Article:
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Champa Garden favorites? [Oakland]

I'm planning on trying this place soon and have heard that there are some fantastic dishes and quite a few mundane ones as well.

Can anyone give a quick rundown of what they do well, and what to avoid?

Thanks!

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    1. re: Robert Lauriston

      I only managed to order mu ping ma nao (not on the menu, recommended by the wine-savvy server) once. Yesterday our server checked with the kitchen and reported that they were out of the right kind of pork.

    2. The Penang catfish. Absolutely delicious! Unless you like your fish sauce really fishy, some of the Lao versions of dishes might not be to your taste.

      In the past, the sausage has not been on the menu -- ask your server about that and any other specials.

      6 Replies
      1. re: Ruth Lafler

        I was disappointed in the Penang catfish, found it bland compared with Penang curries I've had at Malaysian restaurants.

        1. re: Robert Lauriston

          I think Thai-style Penang is different from Malaysian-style Penang (which may or may not be different from Singapore-style Penang and Indonesian Penang, based on the arguments over those cuisines on this board).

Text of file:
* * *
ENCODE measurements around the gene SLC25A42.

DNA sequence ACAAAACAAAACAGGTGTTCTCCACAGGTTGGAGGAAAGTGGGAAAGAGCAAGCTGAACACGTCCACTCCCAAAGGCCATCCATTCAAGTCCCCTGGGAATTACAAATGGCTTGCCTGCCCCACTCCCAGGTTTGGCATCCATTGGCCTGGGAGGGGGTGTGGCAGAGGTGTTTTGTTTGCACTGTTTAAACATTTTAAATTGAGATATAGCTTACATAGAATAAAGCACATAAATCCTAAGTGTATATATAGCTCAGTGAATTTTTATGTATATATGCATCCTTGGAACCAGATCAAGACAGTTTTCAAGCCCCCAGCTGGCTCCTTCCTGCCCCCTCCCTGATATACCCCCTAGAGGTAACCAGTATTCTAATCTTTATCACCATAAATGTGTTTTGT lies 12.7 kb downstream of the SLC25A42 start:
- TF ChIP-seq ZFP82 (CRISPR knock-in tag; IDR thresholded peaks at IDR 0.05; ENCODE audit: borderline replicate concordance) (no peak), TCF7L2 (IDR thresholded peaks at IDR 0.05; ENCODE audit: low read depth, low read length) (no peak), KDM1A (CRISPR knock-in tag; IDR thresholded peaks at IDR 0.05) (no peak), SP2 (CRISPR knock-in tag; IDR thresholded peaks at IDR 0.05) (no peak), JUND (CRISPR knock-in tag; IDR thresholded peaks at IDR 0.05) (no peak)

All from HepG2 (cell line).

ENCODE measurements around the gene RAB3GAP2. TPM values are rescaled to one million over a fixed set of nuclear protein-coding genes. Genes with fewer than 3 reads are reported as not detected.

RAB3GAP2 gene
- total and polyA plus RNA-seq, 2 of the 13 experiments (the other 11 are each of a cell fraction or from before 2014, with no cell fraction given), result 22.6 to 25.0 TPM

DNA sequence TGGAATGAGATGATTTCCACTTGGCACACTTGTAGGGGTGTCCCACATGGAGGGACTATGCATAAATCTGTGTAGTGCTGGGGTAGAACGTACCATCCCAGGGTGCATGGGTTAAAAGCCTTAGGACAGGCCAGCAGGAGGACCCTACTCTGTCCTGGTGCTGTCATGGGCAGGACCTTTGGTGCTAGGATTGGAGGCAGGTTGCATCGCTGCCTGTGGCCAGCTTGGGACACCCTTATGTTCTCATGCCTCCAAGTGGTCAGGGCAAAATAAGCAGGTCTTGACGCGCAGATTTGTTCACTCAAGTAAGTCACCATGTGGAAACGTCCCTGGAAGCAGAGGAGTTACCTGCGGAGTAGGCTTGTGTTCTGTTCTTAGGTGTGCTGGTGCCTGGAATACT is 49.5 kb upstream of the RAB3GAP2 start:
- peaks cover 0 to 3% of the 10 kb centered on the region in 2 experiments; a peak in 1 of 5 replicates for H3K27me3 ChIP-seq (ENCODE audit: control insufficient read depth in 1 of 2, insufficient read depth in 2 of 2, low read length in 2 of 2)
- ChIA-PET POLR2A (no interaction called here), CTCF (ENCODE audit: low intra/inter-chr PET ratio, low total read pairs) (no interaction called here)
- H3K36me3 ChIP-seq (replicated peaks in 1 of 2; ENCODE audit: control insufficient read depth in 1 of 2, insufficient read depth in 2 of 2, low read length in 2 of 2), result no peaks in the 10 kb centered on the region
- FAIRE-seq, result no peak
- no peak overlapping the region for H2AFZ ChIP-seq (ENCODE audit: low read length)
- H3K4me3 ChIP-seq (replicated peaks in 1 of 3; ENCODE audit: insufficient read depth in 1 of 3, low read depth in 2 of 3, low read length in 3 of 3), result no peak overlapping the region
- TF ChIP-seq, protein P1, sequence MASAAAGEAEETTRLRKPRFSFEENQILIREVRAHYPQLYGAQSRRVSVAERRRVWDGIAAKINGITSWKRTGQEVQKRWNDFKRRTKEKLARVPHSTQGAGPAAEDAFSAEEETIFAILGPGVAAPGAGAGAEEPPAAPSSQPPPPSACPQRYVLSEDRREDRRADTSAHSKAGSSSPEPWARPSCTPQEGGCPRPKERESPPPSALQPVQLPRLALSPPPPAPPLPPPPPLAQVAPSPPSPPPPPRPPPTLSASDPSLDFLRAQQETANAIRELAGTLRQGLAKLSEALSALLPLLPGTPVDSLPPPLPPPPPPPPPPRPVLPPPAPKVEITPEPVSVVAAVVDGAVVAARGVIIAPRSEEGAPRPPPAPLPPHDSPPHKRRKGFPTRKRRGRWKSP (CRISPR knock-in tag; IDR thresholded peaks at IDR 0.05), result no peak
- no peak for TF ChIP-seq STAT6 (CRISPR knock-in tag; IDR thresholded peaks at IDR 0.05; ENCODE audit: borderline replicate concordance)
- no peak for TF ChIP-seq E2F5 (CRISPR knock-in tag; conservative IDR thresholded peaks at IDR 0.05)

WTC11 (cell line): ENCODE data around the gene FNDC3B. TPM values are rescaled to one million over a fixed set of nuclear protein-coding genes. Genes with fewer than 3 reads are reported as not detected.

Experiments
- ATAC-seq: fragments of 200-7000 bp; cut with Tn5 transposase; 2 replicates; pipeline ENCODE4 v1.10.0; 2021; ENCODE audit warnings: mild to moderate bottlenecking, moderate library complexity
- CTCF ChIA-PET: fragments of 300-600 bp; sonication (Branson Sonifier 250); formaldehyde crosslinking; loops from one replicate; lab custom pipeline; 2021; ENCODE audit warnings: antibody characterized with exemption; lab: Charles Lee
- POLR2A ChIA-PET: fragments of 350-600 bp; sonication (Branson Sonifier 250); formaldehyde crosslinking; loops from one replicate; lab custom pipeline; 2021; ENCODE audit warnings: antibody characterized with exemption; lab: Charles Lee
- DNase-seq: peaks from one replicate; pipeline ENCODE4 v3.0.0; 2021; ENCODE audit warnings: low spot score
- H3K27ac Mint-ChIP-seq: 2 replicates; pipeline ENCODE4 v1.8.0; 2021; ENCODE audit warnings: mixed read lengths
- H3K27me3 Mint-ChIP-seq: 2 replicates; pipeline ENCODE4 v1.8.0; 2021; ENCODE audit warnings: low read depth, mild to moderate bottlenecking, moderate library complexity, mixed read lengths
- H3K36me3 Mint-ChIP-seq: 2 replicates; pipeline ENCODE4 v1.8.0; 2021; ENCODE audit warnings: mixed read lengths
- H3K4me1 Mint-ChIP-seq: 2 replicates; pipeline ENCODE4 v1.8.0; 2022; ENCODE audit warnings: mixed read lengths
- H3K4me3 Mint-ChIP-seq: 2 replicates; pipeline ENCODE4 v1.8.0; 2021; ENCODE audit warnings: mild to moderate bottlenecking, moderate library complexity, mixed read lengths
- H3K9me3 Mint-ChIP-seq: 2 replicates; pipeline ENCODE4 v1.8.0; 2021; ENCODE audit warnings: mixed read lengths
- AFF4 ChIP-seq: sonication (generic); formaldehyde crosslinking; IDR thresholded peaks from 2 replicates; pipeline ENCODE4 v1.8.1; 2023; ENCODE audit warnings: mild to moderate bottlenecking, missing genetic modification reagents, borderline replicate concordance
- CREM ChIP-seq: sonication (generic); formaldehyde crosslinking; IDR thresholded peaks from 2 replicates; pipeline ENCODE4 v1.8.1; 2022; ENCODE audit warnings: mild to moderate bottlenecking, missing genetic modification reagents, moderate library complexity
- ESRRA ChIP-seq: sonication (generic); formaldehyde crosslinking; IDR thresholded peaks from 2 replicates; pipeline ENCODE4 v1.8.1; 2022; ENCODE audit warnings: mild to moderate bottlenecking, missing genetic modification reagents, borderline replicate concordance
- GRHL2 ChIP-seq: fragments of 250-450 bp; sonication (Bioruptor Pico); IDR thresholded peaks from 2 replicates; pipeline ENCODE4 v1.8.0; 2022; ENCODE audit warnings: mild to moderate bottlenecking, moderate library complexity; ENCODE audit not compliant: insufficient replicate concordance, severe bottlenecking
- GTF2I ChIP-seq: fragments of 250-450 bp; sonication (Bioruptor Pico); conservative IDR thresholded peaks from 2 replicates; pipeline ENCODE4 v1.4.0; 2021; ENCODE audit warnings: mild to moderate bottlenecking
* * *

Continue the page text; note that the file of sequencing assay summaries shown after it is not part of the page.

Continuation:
1. re: Ruth Lafler

            It varies from cook to cook. My favorite's served with the roti at Singapore-Malaysian in SF--the family's actually from Penang.

            http://www.chowhound.com/topics/31705...

            1. re: Ruth Lafler

              Given the confusion over Panang vs Penang - I figured I should weigh in here and explain that they are not the same thing. There is no such thing as Penang catfish - the island of Penang in Malaysia is well-known for its food and has many signature dishes like Char Kueh Teow, lobak, laksa, etc. Panang-style curry is really Thai and has very little to do with Malaysia as far as I am aware. I thought perhaps it was named for Penang as the two countries are right next to each other and have very similar cuisines. Does anyone else know about the origins of panang?

                1. re: Robert Lauriston

                  Penang and Panang are the same. Panang curry is actually a very common curry dish that's not just found in Malaysia, but in Laos and Thailand as well. I believe Panang curry is also eaten in Cambodia.

                  I've never had the Malaysian-style Panang before, but I've had Lao-style Panang as well as Thai-style Panang.

                  In Laos, Panang curry is eaten with Lao sticky rice.